It didn't start with Iraq. Or with George W. Bush.
The modern liberal paradigm of America's role in the world is not new. Whispered by Jimmy Carter, bellowed by Al Gore or parroted by John Edwards, vocalized by a young John Kerry or an old John Murtha, the notion that America is an imperial war power run amok alienating the world has a longer lineage. It is a paradigm born exactly sixty years ago this September in Madison Square Garden.
On that September 12th of 1946, the world was in turmoil. Winston Churchill had months earlier delivered a blistering assessment of the post-World War reality. With Harry Truman at his side Churchill warned that "an Iron Curtain has descended across the Continent." Stalin's Soviet Union was on the march. Soon, the Russians would have the atomic bomb.
Stepping to the podium in the Garden that September night was Secretary of Commerce Henry Wallace, Franklin Roosevelt's Vice President in FDR's third term. Uneasy about Wallace's left-wing pronouncements Democratic bosses convinced FDR to replace him with Truman in the 1944 election. With Roosevelt's death Truman was now president. The result of the Garden speech was explosive.
Looking back sixty years later, the core ideas now the ideological heart of the Democratic Party are right there in Wallace's speeches, the first of which was that night. Moral relativism? Wallace believed Soviet military control over Eastern Europe was no different than American influence in Latin America. The United Nations? Wallace wanted the UN to reign supreme in areas not under the control of Russia or the United States, giving the UN control over all nuclear weapons and all major military bases around the globe. Blame America First? Unless America listened to him Wallace predicted the United States would "sooner or later" become "the image of that which we have hated in the Nazis."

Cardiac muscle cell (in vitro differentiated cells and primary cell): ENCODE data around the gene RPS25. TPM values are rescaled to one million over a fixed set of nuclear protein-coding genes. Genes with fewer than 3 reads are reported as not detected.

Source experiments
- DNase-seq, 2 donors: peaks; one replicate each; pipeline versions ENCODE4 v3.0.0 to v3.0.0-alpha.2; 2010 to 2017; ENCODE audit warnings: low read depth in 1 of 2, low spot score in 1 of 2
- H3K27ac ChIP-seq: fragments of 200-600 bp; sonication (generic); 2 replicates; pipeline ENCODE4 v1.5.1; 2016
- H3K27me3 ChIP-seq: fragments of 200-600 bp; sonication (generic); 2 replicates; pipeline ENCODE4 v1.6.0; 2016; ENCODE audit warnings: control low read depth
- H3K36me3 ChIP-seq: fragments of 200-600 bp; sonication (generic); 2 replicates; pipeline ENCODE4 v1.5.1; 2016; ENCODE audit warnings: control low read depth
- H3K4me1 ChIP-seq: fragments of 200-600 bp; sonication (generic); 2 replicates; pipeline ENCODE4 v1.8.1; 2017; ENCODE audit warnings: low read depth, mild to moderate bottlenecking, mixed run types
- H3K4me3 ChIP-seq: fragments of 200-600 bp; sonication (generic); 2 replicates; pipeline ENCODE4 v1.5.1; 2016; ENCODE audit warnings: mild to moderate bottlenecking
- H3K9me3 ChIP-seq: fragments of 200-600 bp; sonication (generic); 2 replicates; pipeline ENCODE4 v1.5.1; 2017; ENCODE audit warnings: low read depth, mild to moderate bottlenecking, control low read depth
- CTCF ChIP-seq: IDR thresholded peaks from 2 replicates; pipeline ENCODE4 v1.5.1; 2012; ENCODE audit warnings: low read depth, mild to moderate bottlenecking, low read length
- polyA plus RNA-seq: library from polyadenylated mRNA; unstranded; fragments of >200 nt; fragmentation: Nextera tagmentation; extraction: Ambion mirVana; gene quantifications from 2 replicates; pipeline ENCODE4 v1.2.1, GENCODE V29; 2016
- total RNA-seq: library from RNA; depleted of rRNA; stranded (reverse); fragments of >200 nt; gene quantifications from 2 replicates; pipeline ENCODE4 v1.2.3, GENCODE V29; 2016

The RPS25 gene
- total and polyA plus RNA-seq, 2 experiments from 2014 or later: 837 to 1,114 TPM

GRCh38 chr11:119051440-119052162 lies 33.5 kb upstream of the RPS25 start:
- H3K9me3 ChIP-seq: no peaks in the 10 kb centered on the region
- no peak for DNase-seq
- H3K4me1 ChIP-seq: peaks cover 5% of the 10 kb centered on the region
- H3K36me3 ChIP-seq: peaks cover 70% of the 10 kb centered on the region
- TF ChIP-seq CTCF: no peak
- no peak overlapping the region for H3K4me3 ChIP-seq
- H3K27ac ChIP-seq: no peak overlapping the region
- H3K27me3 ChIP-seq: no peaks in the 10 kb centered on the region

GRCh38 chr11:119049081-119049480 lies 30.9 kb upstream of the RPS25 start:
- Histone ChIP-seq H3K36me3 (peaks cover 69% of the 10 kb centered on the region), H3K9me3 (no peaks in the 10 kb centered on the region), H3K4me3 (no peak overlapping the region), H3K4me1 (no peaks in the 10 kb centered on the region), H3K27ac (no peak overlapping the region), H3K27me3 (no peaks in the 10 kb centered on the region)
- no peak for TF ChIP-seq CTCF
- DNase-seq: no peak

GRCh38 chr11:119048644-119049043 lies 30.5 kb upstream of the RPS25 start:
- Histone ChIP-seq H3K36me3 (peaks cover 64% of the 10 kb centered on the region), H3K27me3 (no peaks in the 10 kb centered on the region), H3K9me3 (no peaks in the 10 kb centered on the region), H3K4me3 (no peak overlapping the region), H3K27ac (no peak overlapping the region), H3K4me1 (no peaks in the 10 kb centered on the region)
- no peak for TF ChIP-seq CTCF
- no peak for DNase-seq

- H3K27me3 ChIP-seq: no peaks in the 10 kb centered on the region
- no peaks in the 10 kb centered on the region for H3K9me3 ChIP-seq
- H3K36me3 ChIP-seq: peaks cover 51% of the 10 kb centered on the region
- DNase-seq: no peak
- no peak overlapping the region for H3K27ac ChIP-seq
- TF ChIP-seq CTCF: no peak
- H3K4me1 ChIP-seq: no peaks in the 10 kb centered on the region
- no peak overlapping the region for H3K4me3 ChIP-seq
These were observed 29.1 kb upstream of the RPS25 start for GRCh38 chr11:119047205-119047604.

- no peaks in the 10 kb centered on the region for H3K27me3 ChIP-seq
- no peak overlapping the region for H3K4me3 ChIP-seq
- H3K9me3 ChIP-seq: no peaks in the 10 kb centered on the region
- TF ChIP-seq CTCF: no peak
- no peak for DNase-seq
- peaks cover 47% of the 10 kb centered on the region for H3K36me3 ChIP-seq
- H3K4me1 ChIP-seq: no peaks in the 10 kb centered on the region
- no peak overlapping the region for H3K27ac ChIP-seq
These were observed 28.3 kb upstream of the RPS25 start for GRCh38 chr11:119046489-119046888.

Truman fired Wallace. In his diary, an incredulous Truman wrote that Wallace "is a pacifist 100 percent. He wants us to disband our armed forces, give Russia our atomic secrets and trust a bunch of adventurers in the Kremlin.... I do not understand a 'dreamer' like that." Wallace and his followers, the intellectual ancestors of today's Angry Left, were "becoming a national danger."
The battle between the Truman and Wallace worldviews began. The Truman Doctrine of sending military aid to nations fighting Communism? Wallace opposed. The creation of NATO? In the words of his biographer, Wallace thought NATO "a harbinger of fascism." The Marshall Plan? Wallace saw war with the Soviets. The Berlin Airlift? Wallace saw fascism. And Churchill's Iron Curtain speech? "Warlike."
Truman's paradigm prevailed. The Wallace paradigm of the world seemingly disappeared. But a young delegate to the Progressive Party convention that nominated Wallace in his losing 1948 presidential bid against Truman had other ideas. His name was George McGovern. Decades later McGovern brought Wallace's paradigm back to life as the 1972 Democratic presidential nominee. He wrote of his disdain for Truman. "Harry Truman is being elevated retroactively as a great President, whereas Henry Wallace is largely forgotten. But I believed in the late forties and I believe now that...the peace of the world would have been better served by the hopeful and compassionate views of Wallace than the 'Get Tough' policy of the Truman Administration."
Today the results of the Wallace/McGovern paradigm are dramatic images of repeated failure. Desperate Vietnamese clinging to the last American helicopter leaving Vietnam. Piles of skulls from Cambodian genocide. Soviet troops rolling into Kabul. Charred Marine corpses littering the Iranian desert. In the 1990s (thanks to the Clinton administration's adherence to the Wallace/McGovern paradigm it is becoming known as The Lost Decade) the images captured: the body of an American soldier being dragged through Mogadishu, terrified civilians fleeing a first attack on the World Trade Center, bombed U.S. embassies, slaughtered sailors on the USS Cole. Then, the most devastating images of the Wallace/McGovern paradigm: 9/11.
No, this liberal paradigm didn't start with Iraq or President Bush. But I bet this is news to its latest -- if predictable -- champions: the Dixie Chicks.
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